hide Matching Documents

The documents where this entity occurs most often are shown below. Click on a document to open it.

Document Max. Freq Min. Freq
Thomas Wentworth Higginson, Massachusetts in the Army and Navy during the war of 1861-1865, vol. 2 11 11 Browse Search
Admiral David D. Porter, The Naval History of the Civil War. 5 5 Browse Search
Frederick H. Dyer, Compendium of the War of the Rebellion: Battles 5 5 Browse Search
Official Records of the Union and Confederate Armies, Chapter XXII: Operations in Kentucky, Tennessee, North Mississippi, North Alabama, and Southwest Virginia. March 4-June 10, 1862., Part II: Correspondence, Orders, and Returns. (ed. Lieut. Col. Robert N. Scott) 4 4 Browse Search
Col. O. M. Roberts, Confederate Military History, a library of Confederate States Military History: Volume 12.1, Alabama (ed. Clement Anselm Evans) 4 4 Browse Search
Official Records of the Union and Confederate Armies, Chapter XXII: Operations in Kentucky, Tennessee, North Mississippi, North Alabama, and Southwest Virginia. March 4-June 10, 1862. (ed. Lieut. Col. Robert N. Scott) 4 4 Browse Search
Rebellion Record: a Diary of American Events: Documents and Narratives, Volume 5. (ed. Frank Moore) 3 3 Browse Search
Thomas Wentworth Higginson, Harvard Memorial Biographies 3 3 Browse Search
A Roster of General Officers , Heads of Departments, Senators, Representatives , Military Organizations, &c., &c., in Confederate Service during the War between the States. (ed. Charles C. Jones, Jr. Late Lieut. Colonel of Artillery, C. S. A.) 3 3 Browse Search
The Daily Dispatch: May 19, 1862., [Electronic resource] 3 3 Browse Search
View all matching documents...

Browsing named entities in Rebellion Record: a Diary of American Events: Documents and Narratives, Volume 5. (ed. Frank Moore). You can also browse the collection for May 3rd, 1862 AD or search for May 3rd, 1862 AD in all documents.

Your search returned 3 results in 3 document sections:

Doc. 4.-fight near Farmington, Miss. General Pope's despatch. Pittsburgh Landing, May 3, 1862. A reconnoissance sent towards Farmington found the enemy four thousand five hundred strong, with four pieces of artillery and some cavalry, occupying a strong position near the town. Our forces advanced at once to the assault, and after a sharp skirmish carried the position in fine style. The enemy left thirty dead on the field, with their tents and baggage, our cavalry pursuing them. The whole affair was very handsome, our regiments charging the battery and their line of infantry at the double-quick. The enemy fled in wild confusion. Some regiments of cavalry sent through to Boonville took possession of the town, tore up the railroad track and destroyed two bridges. We have a good many prisoners, but can't tell how many yet. Our loss is two killed and twelve wounded. John Pope, Major-General. Secretary Scott's despatch, Pittsburgh Landing, May 8, 9 P. M. To Hon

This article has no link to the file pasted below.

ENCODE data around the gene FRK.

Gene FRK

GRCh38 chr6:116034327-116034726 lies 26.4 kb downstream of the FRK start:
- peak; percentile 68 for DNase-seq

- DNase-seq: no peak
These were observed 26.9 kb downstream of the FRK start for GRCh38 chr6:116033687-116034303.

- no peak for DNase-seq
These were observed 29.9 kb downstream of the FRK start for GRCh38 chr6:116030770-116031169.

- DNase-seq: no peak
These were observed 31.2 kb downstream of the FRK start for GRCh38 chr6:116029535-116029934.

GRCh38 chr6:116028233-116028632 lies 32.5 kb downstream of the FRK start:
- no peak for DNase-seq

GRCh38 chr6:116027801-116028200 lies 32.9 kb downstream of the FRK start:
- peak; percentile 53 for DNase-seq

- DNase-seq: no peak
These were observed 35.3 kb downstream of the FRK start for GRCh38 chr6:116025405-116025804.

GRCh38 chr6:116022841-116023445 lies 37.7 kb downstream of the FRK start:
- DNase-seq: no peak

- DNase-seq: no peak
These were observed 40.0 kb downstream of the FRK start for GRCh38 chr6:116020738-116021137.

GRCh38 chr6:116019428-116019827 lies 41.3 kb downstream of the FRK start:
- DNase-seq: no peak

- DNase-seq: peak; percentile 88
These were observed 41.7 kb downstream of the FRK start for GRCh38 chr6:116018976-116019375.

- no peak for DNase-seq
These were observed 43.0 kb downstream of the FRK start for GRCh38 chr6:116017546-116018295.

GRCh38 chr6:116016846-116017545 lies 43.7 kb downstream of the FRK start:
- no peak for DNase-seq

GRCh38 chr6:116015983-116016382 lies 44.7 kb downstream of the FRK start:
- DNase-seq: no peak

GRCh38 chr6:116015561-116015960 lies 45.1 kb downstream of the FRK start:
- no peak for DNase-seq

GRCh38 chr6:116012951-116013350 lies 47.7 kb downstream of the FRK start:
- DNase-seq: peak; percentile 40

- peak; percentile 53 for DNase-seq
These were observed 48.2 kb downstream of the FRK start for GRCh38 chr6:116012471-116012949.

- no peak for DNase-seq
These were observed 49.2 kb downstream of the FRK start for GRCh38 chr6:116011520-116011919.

ur loss in killed is thought to be one hundred, and seven or eight hundred wounded. Every field-officer of the Second brigade was either killed or wounded, an evidence of the desperate valor with which they fought. The field was literally strewed with the dead and wounded Yankees, and their loss, it is supposed, cannot be less than three times our own. Doc. 94.-martial law in Virginia. General order no. 84. War Department, Adjutant and Inspector General's Office, Richmond, May 3, 1862. 1. The following proclamation is published for the information of all concerned. proclamation. By virtue of the power vested in me by law to declare the suspension of the privilege of the writ of habeas corpus, I, Jefferson Davis, President of the Confederate States of America, do proclaim that martial law is hereby extended over the counties of Lee, Wise, Buchanan, McDowell and Wyoming, under the command of Brig.-Gen. Humphrey Marshall; and I do proclaim the suspension of a
Doc. 94.-martial law in Virginia. General order no. 84. War Department, Adjutant and Inspector General's Office, Richmond, May 3, 1862. 1. The following proclamation is published for the information of all concerned. proclamation. By virtue of the power vested in me by law to declare the suspension of the privilege of the writ of habeas corpus, I, Jefferson Davis, President of the Confederate States of America, do proclaim that martial law is hereby extended over the counties of Lee, Wise, Buchanan, McDowell and Wyoming, under the command of Brig.-Gen. Humphrey Marshall; and I do proclaim the suspension of all civil jurisdiction, (with the exception of that enabling the courts to take cognizance of the probate of wills, the administration of the estates of deceased persons, the qualification of guardians, to enter decrees and orders for the partition and sale of property, to make orders concerning roads and bridges, to assess county levies, and to order the paym